John Hinderaker reminds us of how closely Eric Holder came to committing perjury back in 2013 before the House Judiciary Committee. He told the committee that he's never "been involved in, heard of, or would think would be wise policy" to prosecute reporters under the 1917 Espionage Act. At that same time he had already signed off on a request for the courts to authorize a wiretap on James Rosen of Fox News. Holder signed off on characterizing Rosen as a potential criminal defendant because he had reported on a story that the administration wanted to prosecute the guy who leaked to him. As Paul Mirengoff wrote at the time,
So the issue is rather squarely posed: Holder testified that he had never “been involved in” or even “heard of” any “potential prosecution of the press for the disclosure of material.” And yet, he participated in “extensive deliberations,” “discussed” and approved of the filing of an application for a search warrant that specifically represented to the court that a reporter has “potential criminal liability in this matter.” It is hard to imagine a more direct contradiction.
Hinderaker comments,
Either Eric Holder was suffering from acute memory loss at a young age, or he committed perjury. But, because the press was slavishly devoted to Barack Obama and his minions, no matter how corrupt or dishonest they may be, hardly anyone knows about this shameful episode.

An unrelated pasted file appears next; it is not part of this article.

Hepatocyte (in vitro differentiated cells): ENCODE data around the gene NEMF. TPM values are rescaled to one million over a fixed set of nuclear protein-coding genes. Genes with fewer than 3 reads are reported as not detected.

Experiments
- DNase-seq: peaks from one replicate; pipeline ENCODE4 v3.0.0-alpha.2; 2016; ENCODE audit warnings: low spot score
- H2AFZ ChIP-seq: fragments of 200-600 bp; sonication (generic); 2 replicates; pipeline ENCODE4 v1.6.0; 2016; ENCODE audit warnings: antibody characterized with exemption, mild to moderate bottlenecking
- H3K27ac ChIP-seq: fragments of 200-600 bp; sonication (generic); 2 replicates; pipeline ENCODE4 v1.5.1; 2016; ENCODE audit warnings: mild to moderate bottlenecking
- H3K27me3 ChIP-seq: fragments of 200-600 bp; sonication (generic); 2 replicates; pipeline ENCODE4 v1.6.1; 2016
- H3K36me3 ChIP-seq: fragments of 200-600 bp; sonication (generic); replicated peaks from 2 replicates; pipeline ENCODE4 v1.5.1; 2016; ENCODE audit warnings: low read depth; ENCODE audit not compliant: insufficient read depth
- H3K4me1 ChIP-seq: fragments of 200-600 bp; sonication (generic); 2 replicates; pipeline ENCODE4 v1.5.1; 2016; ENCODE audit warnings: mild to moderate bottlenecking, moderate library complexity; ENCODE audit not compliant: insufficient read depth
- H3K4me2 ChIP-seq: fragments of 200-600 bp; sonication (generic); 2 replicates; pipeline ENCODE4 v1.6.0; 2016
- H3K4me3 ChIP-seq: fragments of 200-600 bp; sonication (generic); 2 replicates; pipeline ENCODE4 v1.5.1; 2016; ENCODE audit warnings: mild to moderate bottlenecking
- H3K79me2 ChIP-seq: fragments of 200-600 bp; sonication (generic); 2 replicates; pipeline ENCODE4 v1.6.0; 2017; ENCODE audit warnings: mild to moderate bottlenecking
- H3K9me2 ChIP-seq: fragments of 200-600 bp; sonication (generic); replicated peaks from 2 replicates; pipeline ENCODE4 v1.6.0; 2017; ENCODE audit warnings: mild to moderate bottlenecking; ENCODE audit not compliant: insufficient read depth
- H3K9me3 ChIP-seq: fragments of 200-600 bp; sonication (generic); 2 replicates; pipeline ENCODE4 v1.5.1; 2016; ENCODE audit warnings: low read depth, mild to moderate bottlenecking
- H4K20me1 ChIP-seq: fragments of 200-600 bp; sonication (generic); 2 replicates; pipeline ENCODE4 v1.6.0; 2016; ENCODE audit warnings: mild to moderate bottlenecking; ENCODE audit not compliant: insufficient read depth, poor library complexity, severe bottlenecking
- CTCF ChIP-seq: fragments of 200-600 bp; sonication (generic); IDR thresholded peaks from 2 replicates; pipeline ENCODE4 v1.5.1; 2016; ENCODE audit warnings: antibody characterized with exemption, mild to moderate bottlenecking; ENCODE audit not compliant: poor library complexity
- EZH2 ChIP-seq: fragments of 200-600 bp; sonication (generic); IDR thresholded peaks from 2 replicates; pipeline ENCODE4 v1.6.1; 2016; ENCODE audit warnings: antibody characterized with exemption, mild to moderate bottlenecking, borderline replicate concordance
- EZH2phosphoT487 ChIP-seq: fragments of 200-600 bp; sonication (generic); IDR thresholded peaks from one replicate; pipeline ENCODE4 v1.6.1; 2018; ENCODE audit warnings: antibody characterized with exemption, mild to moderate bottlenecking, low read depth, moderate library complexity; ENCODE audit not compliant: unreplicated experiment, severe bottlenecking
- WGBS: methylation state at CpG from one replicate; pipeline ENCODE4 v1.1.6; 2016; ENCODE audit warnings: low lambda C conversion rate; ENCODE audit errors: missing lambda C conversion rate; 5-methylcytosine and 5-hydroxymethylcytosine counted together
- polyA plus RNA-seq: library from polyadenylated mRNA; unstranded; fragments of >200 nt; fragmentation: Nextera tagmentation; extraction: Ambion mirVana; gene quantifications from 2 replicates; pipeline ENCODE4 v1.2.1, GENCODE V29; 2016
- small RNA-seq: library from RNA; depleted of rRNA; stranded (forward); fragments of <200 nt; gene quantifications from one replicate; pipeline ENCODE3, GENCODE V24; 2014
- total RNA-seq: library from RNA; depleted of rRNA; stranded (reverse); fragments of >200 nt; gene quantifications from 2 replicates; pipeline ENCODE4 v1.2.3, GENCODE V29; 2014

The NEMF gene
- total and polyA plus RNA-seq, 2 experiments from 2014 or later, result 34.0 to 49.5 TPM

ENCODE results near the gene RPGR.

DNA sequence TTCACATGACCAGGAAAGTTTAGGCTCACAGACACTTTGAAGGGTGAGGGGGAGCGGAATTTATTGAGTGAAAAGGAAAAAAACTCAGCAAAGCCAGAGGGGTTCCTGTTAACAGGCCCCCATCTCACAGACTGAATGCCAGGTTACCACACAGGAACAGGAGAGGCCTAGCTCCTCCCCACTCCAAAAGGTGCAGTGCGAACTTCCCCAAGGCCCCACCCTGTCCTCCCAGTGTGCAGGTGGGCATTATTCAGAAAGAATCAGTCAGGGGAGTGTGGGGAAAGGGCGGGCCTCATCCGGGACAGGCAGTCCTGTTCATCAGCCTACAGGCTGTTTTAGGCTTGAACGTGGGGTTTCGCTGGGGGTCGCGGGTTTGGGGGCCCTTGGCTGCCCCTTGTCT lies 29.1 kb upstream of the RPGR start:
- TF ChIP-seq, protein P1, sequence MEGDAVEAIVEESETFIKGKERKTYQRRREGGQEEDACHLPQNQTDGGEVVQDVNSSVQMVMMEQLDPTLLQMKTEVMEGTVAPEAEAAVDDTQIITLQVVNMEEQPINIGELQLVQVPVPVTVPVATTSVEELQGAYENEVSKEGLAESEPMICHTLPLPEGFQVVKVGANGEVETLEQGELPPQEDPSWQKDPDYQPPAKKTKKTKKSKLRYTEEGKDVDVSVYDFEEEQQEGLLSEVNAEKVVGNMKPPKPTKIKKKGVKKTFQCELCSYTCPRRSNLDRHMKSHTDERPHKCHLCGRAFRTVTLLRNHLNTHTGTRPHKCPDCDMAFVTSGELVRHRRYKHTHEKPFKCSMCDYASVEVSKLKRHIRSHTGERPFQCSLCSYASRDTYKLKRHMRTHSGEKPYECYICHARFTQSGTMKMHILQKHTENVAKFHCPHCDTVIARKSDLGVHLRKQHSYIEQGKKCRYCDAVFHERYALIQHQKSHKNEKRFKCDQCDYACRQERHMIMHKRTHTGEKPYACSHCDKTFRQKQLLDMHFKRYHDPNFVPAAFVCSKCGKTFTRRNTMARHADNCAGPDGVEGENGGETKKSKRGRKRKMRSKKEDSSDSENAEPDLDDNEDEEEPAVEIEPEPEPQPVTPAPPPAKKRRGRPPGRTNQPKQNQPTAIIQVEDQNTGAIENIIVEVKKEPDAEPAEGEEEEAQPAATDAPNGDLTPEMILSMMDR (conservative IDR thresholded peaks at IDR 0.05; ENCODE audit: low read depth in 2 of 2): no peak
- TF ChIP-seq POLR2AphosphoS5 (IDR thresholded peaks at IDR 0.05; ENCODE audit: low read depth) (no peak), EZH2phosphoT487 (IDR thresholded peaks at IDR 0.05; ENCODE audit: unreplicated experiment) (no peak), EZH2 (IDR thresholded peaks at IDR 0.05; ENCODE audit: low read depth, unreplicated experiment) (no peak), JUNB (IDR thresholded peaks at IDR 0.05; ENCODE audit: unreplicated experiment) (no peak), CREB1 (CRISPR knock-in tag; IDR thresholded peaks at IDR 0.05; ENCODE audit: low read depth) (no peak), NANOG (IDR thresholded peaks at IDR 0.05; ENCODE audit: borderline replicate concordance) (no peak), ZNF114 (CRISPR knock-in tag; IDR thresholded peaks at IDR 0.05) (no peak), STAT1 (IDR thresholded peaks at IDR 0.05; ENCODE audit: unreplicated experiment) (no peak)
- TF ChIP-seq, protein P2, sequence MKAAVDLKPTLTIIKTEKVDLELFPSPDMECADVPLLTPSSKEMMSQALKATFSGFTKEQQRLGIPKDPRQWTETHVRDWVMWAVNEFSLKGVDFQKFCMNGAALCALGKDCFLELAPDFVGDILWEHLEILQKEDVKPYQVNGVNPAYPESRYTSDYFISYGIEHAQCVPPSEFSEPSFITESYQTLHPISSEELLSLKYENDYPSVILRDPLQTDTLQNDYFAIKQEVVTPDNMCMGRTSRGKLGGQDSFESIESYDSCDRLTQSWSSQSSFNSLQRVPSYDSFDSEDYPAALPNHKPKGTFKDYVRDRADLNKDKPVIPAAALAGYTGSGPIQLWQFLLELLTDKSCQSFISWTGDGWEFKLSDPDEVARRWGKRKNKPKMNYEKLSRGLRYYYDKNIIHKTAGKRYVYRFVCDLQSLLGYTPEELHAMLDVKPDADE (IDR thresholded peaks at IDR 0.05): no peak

Compare that episode to anything Jeff Sessions said to Al Franken.

David Wasserman writes up an analysis at 538 about how our country has fewer and fewer purple districts.
President Trump’s victory over Hillary Clinton was among the narrowest in history, and the country is deeply split on his job performance so far. But if you feel like you hardly know anyone who disagrees with you about Trump, you’re not alone: Chances are the election was a landslide in your backyard.

More than 61 percent of voters cast ballots in counties that gave either Clinton or Trump at least 60 percent of the major-party vote last November. That’s up from 50 percent of voters who lived in such counties in 2012 and 39 percent in 1992 — an accelerating trend that confirms that America’s political fabric, geographically, is tearing apart.

Of the nation’s 3,113 counties (or county equivalents), just 303 were decided by single-digit margins — less than 10 percent. In contrast, 1,096 counties fit that description in 1992, even though that election featured a wider national spread.1 During the same period, the number of extreme landslide counties — those decided by margins exceeding 50 percentage points — exploded from 93 to 1,196, or over a third of the nation’s counties.